Poster F41, Tuesday, March 27, 8:00-10:00 am, Exhibit Hall C
Can TMS to Visual Cortex Reactivate Activity-Silent Representations in Visual Working Memory?
Morgan Widhalm1, Nathan Rose1; 1University of Notre Dame
Recent research on working memory (WM) has shown evidence for activity-silent retention mechanisms and the reactivation of latent representations in WM with TMS on simultaneously-recorded EEG (Rose et al., 2016, Science). What is unclear is if activity-silent representations are maintained in sensory cortex and, thus, if TMS could reactivate stimulus-specific features of latent representations. Here we applied single pulse TMS to left primary visual cortex to first localize phosphenes in the right visual field for each participant. Then two oriented gratings were presented -- one at the phosphene location and the other in the opposite (left) hemifield at the same angle and distance from fixation. These gratings were to be retained on a WM task with two retro-cues and two recognition probes. During the delay period, single pulse TMS was applied to left primary visual cortex to induce phosphenes in the contralateral visual field. TMS was applied at 100% or 80% of phosphene threshold to see if it would differentially reactivate or perturb memory of the orientation of the items presented ipsilateral and contralateral to stimulation. Memory precision was only impaired when TMS was applied at 100% of phosphene threshold prior to the second probe. There was no difference in precision for the orientation presented either contralateral to TMS (at the phosphene location) or ipsilateral to TMS. Ongoing analysis of the TMS-evoked response on simultaneously recorded EEG with inverted encoding models will reveal if TMS can reconstruct the specific orientation of the latent memory item.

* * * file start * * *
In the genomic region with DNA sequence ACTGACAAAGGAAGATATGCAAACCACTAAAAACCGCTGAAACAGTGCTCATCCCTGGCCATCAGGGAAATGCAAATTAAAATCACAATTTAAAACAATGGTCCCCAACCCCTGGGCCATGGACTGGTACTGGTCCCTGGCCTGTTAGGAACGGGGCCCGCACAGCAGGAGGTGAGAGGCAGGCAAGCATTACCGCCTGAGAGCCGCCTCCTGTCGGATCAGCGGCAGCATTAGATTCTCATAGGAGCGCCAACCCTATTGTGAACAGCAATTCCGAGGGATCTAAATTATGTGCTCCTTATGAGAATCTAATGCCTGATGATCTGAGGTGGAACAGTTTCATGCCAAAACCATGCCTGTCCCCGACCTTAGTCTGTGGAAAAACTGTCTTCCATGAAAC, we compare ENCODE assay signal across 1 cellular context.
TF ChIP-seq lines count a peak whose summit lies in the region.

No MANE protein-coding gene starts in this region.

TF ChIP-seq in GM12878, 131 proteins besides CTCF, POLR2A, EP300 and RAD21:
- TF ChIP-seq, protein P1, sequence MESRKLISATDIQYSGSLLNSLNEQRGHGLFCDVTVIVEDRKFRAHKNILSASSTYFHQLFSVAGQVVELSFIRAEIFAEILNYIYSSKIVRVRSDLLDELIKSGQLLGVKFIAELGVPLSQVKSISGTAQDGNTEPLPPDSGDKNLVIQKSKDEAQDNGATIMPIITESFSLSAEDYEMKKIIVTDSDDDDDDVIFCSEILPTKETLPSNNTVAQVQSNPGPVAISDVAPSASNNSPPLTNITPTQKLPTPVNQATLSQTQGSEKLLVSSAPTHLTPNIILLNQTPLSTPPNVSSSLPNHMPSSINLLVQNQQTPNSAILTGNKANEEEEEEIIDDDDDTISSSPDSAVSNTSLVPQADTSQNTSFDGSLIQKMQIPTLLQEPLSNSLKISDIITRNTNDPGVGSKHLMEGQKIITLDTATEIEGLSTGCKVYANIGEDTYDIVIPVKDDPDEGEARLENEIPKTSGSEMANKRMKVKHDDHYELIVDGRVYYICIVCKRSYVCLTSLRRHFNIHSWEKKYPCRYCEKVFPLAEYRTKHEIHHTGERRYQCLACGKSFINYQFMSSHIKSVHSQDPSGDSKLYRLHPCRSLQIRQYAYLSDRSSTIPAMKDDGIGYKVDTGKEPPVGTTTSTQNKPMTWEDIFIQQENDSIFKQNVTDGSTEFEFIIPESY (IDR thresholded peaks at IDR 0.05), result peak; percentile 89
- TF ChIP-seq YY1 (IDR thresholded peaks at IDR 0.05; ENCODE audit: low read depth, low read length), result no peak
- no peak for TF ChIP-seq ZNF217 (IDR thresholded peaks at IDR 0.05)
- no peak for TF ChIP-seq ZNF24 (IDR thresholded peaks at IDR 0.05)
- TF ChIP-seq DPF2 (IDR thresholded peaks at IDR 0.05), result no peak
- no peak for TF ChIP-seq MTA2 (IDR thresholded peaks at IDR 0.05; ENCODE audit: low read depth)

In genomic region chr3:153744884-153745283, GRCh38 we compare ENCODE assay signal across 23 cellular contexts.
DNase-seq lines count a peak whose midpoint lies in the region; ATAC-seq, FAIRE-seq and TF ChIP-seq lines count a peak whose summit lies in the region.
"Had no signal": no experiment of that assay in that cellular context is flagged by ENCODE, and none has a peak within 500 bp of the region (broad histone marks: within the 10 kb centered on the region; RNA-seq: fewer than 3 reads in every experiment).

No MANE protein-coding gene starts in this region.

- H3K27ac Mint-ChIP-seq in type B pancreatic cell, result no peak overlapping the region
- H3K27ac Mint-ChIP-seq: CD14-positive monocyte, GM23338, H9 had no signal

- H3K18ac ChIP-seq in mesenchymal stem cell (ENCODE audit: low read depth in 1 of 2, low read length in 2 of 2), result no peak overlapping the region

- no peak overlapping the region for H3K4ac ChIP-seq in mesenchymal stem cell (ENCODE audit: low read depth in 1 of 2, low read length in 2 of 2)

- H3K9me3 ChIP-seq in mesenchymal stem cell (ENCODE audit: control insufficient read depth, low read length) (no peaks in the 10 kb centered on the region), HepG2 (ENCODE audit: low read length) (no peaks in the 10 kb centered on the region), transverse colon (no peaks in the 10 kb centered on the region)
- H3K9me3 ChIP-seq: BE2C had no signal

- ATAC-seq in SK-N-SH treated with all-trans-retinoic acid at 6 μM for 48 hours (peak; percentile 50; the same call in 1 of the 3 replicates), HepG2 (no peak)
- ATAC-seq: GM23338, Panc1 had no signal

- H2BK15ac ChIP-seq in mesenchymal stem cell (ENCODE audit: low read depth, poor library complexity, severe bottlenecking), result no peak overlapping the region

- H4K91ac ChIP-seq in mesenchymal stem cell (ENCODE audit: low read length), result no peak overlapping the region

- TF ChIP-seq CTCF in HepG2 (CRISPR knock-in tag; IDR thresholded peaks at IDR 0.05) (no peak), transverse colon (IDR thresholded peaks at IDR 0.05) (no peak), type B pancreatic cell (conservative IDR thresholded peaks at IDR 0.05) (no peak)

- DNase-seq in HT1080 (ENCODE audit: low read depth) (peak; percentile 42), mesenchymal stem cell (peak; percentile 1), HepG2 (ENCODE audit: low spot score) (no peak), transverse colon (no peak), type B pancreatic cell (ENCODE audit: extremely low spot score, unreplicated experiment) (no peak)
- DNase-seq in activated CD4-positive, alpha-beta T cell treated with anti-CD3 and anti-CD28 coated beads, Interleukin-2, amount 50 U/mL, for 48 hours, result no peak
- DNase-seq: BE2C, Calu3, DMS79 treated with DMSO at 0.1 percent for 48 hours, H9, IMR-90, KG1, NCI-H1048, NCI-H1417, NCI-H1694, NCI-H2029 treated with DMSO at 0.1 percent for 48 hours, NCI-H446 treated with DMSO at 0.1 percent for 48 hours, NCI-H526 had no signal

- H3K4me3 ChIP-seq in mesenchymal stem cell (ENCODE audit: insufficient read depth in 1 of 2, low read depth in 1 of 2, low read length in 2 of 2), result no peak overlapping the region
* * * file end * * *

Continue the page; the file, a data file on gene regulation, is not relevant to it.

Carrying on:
Topic Area: EXECUTIVE PROCESSES: Working memory